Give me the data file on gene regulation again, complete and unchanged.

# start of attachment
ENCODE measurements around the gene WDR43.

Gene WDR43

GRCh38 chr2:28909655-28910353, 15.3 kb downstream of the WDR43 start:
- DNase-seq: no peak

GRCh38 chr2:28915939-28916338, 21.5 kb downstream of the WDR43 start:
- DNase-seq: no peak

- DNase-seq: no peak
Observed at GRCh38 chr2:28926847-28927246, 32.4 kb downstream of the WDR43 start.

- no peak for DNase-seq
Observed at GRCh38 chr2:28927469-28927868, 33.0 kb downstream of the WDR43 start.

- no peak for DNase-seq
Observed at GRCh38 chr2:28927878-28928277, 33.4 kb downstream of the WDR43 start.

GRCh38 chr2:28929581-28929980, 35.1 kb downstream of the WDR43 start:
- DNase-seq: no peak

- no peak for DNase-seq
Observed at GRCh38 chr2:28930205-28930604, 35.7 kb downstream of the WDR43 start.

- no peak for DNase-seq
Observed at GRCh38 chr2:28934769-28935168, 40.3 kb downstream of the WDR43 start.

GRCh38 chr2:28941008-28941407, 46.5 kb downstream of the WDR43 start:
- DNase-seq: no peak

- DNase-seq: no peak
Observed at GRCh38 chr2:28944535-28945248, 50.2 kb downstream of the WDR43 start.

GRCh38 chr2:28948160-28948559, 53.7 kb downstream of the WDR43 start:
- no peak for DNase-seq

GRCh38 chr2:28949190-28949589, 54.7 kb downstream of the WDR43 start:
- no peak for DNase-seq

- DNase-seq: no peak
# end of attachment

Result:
ENCODE measurements around the gene WDR43.

Gene WDR43

GRCh38 chr2:28909655-28910353, 15.3 kb downstream of the WDR43 start:
- DNase-seq: no peak

GRCh38 chr2:28915939-28916338, 21.5 kb downstream of the WDR43 start:
- DNase-seq: no peak

- DNase-seq: no peak
Observed at GRCh38 chr2:28926847-28927246, 32.4 kb downstream of the WDR43 start.

- no peak for DNase-seq
Observed at GRCh38 chr2:28927469-28927868, 33.0 kb downstream of the WDR43 start.

- no peak for DNase-seq
Observed at GRCh38 chr2:28927878-28928277, 33.4 kb downstream of the WDR43 start.

GRCh38 chr2:28929581-28929980, 35.1 kb downstream of the WDR43 start:
- DNase-seq: no peak

- no peak for DNase-seq
Observed at GRCh38 chr2:28930205-28930604, 35.7 kb downstream of the WDR43 start.

- no peak for DNase-seq
Observed at GRCh38 chr2:28934769-28935168, 40.3 kb downstream of the WDR43 start.

GRCh38 chr2:28941008-28941407, 46.5 kb downstream of the WDR43 start:
- DNase-seq: no peak

- DNase-seq: no peak
Observed at GRCh38 chr2:28944535-28945248, 50.2 kb downstream of the WDR43 start.

GRCh38 chr2:28948160-28948559, 53.7 kb downstream of the WDR43 start:
- no peak for DNase-seq

GRCh38 chr2:28949190-28949589, 54.7 kb downstream of the WDR43 start:
- no peak for DNase-seq

- DNase-seq: no peak